Moderate drinkers less likely to develop dementia - research

13 July, 2009

Moderate drinkers are less likely to develop dementia, according to US research.

Scientists from North Carolina’s Wake Forest University found that moderate drinkers – those who consume between 8 and 14 drinks per week – are at a 37% lower risk of dementia. However, heavy drinkers are at twice the normal risk of developing dementia.

The findings were presented at the International Conference on Alzheimer’s Disease (ICAD) in Vienna; the world’s largest ever gathering of dementia researchers.

Rebecca Wood, chief executive of the Alzheimer’s Research Trust, said: “Although moderate alcohol intake does appear to reduce dementia risk, exceeding one to two drinks per day on a regular basis – becoming a heavy drinker – may double risk of developing dementia

Dr Kaycee Sink of North Carolina’s Wake Forest University and colleagues investigated the link between alcohol intake and dementia among 3,069 people aged 75 or older. At the beginning of the six-year study 2,587 participants were cognitively normal, and 482 had Mild Cognitive Impairment (MCI). Afterwards, there were 523 new dementia cases.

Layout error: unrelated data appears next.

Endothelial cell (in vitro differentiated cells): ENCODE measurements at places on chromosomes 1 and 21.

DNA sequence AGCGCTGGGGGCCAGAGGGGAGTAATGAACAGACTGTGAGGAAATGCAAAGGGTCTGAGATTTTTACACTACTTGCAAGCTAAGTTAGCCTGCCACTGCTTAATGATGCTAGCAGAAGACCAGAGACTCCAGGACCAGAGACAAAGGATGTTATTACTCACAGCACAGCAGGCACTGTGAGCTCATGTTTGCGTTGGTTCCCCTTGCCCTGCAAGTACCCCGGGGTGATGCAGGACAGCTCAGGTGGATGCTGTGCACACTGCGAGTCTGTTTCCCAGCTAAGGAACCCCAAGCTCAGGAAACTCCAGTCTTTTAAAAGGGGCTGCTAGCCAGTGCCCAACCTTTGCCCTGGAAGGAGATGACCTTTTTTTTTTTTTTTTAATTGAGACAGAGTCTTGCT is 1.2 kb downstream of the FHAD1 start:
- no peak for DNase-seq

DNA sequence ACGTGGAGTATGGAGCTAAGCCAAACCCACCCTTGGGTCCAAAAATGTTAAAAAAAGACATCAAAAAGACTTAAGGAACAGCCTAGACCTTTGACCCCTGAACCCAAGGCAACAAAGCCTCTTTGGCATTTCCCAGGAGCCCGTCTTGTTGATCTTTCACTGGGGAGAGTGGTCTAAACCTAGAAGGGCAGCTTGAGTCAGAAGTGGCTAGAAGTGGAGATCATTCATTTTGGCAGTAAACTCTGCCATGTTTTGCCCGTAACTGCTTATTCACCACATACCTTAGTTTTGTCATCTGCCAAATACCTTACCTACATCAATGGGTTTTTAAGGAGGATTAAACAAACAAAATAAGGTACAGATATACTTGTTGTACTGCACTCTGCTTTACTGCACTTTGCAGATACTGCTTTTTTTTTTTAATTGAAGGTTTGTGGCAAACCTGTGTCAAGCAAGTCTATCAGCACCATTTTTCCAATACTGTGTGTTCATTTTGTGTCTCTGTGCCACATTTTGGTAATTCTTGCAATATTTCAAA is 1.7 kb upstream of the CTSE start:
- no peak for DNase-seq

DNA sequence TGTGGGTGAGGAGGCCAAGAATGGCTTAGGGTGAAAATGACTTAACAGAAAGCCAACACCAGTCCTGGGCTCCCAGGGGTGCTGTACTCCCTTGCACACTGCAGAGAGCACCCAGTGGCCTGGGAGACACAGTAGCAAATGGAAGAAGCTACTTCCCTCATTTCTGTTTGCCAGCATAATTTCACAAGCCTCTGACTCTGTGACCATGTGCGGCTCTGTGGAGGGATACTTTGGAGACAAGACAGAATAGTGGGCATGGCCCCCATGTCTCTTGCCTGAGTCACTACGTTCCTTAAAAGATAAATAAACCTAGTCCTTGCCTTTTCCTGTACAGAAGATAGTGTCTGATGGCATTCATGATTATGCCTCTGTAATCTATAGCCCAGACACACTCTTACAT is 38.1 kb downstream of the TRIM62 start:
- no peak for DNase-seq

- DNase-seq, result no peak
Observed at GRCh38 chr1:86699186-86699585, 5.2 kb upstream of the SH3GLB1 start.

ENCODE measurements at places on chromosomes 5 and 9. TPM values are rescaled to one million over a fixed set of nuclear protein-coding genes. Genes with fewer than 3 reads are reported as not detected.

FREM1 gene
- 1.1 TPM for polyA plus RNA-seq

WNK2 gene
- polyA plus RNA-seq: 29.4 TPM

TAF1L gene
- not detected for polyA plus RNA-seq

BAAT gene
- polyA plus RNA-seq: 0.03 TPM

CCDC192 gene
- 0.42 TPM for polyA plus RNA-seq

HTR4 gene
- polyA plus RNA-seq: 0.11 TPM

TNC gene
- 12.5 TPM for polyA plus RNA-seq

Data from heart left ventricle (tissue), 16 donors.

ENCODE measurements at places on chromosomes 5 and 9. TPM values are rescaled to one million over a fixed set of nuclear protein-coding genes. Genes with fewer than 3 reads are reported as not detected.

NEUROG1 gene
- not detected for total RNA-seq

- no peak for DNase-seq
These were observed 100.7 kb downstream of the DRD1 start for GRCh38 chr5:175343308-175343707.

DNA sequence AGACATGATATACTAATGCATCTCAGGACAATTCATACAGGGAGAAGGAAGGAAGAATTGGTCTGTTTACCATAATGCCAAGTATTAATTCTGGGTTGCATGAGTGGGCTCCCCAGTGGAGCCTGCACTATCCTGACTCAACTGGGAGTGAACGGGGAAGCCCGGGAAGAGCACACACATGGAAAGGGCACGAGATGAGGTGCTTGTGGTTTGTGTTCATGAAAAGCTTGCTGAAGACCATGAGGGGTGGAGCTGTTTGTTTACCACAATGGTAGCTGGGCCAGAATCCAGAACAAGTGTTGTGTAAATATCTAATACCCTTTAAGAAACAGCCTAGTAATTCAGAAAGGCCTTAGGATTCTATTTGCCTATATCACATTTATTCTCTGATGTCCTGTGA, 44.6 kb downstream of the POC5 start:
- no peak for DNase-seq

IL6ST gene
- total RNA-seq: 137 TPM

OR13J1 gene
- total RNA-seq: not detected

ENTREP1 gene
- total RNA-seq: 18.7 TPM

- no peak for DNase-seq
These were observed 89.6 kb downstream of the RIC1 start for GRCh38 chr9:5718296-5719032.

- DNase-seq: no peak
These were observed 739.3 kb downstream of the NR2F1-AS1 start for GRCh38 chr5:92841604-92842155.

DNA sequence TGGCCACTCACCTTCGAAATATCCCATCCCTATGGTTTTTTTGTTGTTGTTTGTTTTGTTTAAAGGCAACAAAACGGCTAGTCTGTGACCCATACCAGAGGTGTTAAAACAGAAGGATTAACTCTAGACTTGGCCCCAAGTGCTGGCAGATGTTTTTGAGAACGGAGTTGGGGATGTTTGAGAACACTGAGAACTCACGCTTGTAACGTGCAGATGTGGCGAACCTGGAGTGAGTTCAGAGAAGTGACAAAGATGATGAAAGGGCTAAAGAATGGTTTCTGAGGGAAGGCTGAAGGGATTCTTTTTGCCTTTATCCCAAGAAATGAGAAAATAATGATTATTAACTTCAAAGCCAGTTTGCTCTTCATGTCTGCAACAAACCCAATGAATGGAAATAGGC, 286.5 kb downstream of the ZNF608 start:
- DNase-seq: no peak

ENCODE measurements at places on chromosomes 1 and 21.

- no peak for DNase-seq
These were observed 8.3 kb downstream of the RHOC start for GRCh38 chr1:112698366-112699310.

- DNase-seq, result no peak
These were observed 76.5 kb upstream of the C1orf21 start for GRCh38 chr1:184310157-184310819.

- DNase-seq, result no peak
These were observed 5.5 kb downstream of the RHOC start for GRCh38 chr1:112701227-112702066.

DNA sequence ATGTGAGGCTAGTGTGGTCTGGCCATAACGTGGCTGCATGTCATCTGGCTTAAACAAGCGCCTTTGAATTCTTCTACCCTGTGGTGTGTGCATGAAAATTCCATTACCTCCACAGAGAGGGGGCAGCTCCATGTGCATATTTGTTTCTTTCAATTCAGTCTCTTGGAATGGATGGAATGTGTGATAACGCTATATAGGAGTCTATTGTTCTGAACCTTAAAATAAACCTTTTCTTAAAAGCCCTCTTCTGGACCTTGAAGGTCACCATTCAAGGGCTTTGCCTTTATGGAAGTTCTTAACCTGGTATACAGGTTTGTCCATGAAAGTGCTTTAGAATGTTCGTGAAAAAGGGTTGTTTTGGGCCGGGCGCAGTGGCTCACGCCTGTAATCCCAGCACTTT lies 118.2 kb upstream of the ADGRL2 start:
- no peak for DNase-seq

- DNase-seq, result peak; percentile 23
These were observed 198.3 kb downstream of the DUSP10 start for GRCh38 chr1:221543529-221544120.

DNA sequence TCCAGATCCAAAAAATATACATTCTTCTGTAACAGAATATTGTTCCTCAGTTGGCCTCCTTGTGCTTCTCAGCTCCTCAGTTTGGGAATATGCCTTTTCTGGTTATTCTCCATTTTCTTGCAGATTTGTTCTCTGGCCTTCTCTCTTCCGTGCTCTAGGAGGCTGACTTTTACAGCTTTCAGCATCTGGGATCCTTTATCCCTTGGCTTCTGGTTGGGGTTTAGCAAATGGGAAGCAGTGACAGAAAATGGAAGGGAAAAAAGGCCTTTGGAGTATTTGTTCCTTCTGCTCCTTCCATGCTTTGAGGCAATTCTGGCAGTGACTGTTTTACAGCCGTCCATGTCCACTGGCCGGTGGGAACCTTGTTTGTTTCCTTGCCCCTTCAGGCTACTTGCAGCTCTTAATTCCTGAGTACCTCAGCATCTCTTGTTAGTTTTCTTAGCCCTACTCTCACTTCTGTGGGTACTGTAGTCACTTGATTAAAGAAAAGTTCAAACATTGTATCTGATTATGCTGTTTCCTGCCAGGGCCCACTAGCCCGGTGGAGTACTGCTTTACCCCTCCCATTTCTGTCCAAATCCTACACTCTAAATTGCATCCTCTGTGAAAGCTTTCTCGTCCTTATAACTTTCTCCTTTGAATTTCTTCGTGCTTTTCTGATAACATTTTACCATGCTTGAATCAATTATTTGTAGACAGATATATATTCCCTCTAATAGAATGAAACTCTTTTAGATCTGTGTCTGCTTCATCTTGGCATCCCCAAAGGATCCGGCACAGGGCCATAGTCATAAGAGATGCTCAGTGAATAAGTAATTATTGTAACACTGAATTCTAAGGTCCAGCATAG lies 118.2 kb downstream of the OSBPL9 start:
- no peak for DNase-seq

After adjustments for factors including demographics, smoking, depression and social activity, moderate alcohol intake (one to two drinks per day) was associated with a 37% lower risk of dementia among those who were cognitively normal at the start of the study, but not in those with MCI.

Among those who already had MCI, any alcohol intake was associated with faster cognitive decline, while heavy drinkers – those consuming more than 14 drinks per week – were almost twice as likely to develop dementia.

Alcohol consumption was self-reported by study participants and categorised as: none, 1-7 drinks/week (light); 8-14 drinks/week (moderate); and more than 14 drinks/week (heavy). All types of alcohol were counted. The distribution of alcohol consumption per week was 0=42.6%; 1-7=38.2%; 8-14=9.4%; more than 14= 9.8%.

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